When Technology Makes Headlines
The Media’s Double Vision about the Digital Age
The mainstream news media have offered the American public a divided view of how information technology influences society, according to a new study by the Pew Research Center’s Project for Excellence in Journalism.
Over the past year, messages about the promise of technology making life easier and awe about new gadgets have vied in the news with worries about privacy, child predators, shrinking attention spans and danger behind the wheel.
The most prevalent underlying message about technology’s influence has been upbeat—the notion that technology is making life easier and more productive. Nearly a quarter of all technology stories studied from June 1, 2009, to June 30, 2010, conveyed this idea. But that was closely followed by the sense that with that convenience comes risk—to our privacy and particularly to our children—which made up nearly two-in-ten stories, according to the study. 
These are some of the findings of the PEJ study of 437 technology-related stories appearing in the lead sections of 52 different news outlets: front pages of 11 newspapers, three cable and three network news channels, 12 websites and 10 radio programs.  The study was designed to examine the media coverage that occurs when technology news crosses beyond technology-oriented outlets or news sections to the top of the American news agenda—to front-pages, the national nightly news, cable prime-time and other general interest news outlets. It did not delve into specialty publications or sections.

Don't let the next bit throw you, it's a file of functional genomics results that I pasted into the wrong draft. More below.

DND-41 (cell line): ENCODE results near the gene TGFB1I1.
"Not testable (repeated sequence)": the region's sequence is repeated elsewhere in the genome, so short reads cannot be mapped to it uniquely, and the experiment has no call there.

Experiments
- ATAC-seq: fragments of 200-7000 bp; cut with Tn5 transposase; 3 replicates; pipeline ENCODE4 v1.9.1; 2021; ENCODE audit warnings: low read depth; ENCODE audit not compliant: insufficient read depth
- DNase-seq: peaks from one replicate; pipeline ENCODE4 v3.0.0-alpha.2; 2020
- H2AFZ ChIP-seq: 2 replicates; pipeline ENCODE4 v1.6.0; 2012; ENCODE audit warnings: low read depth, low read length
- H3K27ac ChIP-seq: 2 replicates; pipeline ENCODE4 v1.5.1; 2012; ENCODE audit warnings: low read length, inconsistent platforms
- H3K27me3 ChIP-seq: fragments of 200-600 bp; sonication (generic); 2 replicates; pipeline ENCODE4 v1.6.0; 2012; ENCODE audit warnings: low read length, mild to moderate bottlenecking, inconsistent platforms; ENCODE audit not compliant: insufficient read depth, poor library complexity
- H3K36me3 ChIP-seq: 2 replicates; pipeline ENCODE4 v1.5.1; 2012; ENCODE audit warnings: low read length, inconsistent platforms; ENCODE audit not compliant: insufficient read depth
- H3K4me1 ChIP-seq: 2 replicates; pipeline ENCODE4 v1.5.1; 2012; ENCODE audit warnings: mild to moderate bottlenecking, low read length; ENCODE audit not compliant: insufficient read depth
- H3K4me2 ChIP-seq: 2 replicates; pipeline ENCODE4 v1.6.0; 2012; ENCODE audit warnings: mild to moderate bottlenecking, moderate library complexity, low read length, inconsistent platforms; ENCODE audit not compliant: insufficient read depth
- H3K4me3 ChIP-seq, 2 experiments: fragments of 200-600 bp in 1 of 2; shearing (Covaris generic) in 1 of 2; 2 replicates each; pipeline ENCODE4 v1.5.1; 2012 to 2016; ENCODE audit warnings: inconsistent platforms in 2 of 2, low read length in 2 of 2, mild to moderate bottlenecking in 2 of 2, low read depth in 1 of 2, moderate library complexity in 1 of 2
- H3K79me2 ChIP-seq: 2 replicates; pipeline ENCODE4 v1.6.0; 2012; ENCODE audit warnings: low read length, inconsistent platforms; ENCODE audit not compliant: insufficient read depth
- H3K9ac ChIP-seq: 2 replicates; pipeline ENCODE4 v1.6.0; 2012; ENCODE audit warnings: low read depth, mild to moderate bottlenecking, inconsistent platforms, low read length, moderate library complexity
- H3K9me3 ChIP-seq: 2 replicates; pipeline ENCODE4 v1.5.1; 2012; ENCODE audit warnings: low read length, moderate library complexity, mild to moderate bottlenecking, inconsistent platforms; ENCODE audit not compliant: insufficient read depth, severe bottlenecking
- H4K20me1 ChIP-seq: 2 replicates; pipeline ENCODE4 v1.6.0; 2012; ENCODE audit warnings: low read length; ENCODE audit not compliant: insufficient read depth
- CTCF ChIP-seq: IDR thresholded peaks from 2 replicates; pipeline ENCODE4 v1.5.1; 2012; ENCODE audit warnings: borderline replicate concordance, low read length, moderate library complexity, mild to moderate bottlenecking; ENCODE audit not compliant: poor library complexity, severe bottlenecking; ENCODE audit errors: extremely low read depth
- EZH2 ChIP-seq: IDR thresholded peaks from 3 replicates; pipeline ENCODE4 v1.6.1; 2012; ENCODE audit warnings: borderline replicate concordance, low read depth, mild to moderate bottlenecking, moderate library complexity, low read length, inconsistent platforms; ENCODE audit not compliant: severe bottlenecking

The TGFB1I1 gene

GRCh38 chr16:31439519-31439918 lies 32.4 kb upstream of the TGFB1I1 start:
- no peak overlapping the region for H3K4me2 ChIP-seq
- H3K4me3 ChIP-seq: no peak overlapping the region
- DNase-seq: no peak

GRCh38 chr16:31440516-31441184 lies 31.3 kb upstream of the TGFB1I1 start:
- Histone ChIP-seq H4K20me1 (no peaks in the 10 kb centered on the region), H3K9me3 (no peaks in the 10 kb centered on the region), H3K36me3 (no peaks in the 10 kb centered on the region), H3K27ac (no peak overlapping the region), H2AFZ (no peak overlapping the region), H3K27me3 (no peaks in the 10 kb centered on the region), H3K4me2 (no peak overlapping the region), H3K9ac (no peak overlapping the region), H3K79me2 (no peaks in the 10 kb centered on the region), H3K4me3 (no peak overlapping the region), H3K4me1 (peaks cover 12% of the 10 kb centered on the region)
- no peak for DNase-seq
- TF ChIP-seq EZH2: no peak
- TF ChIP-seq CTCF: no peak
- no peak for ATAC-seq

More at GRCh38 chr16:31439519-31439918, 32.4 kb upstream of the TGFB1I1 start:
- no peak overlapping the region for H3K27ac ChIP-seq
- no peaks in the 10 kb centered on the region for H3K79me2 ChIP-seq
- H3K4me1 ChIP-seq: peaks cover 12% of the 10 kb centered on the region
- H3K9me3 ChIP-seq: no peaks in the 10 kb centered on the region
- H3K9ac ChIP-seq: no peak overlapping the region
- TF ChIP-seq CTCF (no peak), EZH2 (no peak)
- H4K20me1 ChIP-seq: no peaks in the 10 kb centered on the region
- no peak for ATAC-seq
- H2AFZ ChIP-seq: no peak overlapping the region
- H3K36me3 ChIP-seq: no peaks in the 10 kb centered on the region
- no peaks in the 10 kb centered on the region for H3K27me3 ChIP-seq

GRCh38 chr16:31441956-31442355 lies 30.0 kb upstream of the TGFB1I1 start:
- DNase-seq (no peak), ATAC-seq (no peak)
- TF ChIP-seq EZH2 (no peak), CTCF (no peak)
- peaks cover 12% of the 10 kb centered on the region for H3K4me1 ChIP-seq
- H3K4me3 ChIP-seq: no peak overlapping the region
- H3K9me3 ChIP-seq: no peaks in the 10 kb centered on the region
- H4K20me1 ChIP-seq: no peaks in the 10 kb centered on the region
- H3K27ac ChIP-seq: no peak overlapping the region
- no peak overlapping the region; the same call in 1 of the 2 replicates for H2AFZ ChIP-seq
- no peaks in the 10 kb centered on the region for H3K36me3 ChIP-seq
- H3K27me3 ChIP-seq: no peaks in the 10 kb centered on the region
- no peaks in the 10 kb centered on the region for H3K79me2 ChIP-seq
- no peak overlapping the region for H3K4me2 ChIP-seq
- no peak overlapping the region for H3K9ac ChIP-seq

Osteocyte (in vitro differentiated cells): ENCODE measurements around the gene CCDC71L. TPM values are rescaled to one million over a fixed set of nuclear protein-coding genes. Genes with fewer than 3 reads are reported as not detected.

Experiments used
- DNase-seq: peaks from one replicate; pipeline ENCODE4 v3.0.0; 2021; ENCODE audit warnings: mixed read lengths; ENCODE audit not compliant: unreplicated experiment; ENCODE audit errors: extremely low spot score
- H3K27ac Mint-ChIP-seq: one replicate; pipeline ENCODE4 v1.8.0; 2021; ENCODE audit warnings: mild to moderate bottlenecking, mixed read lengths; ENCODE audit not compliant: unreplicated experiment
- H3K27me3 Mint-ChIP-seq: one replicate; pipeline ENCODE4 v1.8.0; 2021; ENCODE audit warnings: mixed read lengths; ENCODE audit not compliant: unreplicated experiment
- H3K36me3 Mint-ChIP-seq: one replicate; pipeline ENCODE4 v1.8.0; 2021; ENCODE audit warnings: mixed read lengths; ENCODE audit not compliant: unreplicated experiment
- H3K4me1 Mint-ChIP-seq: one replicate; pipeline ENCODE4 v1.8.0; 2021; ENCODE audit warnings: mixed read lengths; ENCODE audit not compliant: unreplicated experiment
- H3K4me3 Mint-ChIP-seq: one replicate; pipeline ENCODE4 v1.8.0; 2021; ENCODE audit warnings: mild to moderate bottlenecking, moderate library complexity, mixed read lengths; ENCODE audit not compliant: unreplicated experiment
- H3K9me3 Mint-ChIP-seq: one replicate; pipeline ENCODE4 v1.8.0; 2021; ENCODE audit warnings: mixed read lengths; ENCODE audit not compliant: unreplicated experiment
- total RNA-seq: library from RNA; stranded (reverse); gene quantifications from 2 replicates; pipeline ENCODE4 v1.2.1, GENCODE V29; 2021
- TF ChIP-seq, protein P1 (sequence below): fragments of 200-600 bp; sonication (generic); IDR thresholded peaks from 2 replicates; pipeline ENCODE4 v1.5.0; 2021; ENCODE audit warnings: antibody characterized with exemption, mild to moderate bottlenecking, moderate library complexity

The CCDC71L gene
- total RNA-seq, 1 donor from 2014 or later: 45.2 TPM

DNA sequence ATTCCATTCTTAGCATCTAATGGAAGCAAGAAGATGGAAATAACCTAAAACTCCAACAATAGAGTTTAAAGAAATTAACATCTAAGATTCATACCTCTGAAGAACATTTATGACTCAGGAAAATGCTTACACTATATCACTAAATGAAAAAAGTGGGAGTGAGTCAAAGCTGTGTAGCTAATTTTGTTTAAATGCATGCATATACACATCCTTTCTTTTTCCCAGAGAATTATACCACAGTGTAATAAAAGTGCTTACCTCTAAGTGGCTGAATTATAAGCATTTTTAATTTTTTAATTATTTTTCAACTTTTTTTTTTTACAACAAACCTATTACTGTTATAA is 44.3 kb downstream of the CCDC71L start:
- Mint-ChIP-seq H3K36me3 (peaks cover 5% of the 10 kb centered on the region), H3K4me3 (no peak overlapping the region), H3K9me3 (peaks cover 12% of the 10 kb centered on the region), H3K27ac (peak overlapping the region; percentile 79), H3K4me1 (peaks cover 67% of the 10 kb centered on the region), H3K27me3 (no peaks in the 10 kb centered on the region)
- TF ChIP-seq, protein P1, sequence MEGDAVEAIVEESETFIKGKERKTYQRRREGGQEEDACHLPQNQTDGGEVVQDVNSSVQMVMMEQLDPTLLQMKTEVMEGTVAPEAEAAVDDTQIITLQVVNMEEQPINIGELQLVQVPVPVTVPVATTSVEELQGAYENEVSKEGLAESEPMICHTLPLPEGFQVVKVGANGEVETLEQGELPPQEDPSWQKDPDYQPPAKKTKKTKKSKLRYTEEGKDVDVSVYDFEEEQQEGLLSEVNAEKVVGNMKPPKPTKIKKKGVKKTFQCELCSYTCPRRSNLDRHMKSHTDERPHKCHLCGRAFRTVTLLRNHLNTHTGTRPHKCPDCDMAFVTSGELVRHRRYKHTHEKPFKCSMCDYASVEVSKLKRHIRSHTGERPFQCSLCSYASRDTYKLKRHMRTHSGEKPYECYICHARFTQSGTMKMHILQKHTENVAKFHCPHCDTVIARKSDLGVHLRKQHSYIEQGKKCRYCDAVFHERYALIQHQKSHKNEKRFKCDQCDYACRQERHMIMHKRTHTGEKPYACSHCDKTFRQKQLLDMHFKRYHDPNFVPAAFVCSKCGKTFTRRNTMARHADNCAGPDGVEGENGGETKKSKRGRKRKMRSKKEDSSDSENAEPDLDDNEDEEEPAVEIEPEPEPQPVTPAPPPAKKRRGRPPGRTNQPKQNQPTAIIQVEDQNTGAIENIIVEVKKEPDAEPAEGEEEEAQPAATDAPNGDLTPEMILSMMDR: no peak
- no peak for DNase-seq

The biggest single event or storyline during the year involved the perils of technology: the hazardous yet compulsive practice of texting while driving. Nearly one-in-ten technology stories were about this subject, more than five times the coverage of either the U.S. plan for broadband access and six times the coverage devoted to the debate over net neutrality. 
The second-biggest storyline addressed a more positive development: the launch of the latest Apple iPhones. Attention to the release of the iPad was not far behind.
While the mainstream press had a split vision of technology, social media reflected a different set of attitudes. An examination of blogs, social media sites and Twitter posts found more excitement about technological advancements and the businesses behind the developments. And the concerns, when there were some, focused on obstacles to technological freedom, such as pending court cases, which might get in the way of progress.
The study also examined which technology companies generated the most media attention in these venues. Apple, with its flashy press events and often drawn out releases of new products, narrowly outpaced Google in total coverage. Twitter and Facebook ranked third and fourth. Microsoft, on the other hand, once the feared technology behemoth, fell far behind—attracting just a fifth of the coverage of Apple and less than half that of Twitter.
The findings suggest that in the mainstream media, particularly on front pages and general interest programs, the press reflects exuberance about gadgets and a wonder about the corporations behind them, but wariness about effects on our lives, our behavior and the sociology of the digital age.
Social media, on the other hand, suggests that people who are on the cutting edge of technology are not only more interested in discussing the topics, but more positive in general about specific advancements, like new versions of smartphones or new social networking sites.
How much do you know about technology and the media? Take PEJ's new quiz to find out.
1.General technology threads are the concepts or impressions that form around technology as a whole in a given story. For a story to be coded as containing a thread, it had to be prevalent in at least 25% of the story.
3.Net neutrality is the concept that all traffic on the internet should be treated equally. Under the principle of net neutrality, internet service providers would not be allowed to favor certain sites or services over others.